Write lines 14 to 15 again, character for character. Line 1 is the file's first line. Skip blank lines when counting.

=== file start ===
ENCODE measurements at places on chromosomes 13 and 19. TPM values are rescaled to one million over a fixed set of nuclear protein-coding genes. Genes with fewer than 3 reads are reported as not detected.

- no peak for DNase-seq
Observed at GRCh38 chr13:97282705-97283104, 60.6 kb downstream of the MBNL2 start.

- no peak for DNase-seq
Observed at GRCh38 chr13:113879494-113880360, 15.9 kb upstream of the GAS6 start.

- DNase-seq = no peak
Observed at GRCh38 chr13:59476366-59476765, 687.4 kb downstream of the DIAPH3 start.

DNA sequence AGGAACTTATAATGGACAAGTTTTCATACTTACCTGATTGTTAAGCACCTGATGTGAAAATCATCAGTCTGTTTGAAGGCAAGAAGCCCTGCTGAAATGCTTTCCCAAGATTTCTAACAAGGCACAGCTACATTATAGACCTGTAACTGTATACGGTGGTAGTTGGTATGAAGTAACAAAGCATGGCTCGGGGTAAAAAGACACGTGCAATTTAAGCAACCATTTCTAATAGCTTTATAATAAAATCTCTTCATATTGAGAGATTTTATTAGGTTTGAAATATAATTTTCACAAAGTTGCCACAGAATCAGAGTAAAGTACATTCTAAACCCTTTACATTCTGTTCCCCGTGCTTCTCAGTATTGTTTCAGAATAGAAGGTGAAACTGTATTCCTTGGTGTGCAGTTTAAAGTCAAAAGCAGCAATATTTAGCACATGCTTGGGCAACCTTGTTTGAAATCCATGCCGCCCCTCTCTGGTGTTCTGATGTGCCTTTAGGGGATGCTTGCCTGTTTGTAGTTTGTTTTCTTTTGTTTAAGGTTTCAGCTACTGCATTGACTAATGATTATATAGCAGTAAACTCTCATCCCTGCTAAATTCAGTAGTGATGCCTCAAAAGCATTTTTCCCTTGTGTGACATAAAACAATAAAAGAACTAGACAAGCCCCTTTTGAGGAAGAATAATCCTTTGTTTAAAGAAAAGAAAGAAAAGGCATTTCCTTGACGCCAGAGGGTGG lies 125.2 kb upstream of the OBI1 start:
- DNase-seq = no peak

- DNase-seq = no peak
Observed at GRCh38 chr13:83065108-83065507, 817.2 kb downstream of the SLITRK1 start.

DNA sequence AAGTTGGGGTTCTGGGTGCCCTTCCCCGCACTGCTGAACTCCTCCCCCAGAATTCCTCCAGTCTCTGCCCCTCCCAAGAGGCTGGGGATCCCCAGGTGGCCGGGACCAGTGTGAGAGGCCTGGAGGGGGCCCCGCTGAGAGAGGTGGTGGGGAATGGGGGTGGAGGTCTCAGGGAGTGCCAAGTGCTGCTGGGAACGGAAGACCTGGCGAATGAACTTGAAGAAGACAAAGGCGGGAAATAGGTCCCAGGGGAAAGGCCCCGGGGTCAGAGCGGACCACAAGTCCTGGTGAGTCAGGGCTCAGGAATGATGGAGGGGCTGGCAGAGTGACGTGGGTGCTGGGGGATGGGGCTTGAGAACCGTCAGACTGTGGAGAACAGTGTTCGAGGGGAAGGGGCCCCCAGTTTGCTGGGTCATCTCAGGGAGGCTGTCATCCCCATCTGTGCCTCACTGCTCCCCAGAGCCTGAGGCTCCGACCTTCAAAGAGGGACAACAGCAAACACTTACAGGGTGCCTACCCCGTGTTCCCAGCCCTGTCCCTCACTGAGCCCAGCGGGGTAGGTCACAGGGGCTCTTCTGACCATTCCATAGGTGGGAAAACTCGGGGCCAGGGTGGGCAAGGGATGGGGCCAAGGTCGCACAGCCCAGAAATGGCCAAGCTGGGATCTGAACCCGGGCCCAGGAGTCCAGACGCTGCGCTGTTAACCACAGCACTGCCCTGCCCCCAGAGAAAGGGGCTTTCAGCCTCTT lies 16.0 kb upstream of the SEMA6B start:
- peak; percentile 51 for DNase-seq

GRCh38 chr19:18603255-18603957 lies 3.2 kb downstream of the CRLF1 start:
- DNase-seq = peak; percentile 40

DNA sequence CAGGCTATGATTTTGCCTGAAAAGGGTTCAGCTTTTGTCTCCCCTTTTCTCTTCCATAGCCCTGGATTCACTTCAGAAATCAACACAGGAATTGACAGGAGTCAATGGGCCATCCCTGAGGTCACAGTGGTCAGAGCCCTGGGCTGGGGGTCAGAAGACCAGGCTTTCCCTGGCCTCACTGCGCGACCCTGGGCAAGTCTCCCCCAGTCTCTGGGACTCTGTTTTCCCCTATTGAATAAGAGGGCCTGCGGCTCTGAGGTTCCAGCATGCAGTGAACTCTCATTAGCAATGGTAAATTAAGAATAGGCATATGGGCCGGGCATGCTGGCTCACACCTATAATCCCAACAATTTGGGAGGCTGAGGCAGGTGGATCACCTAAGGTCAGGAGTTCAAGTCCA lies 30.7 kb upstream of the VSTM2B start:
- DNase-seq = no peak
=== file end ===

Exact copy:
GRCh38 chr19:18603255-18603957 lies 3.2 kb downstream of the CRLF1 start:
- DNase-seq = peak; percentile 40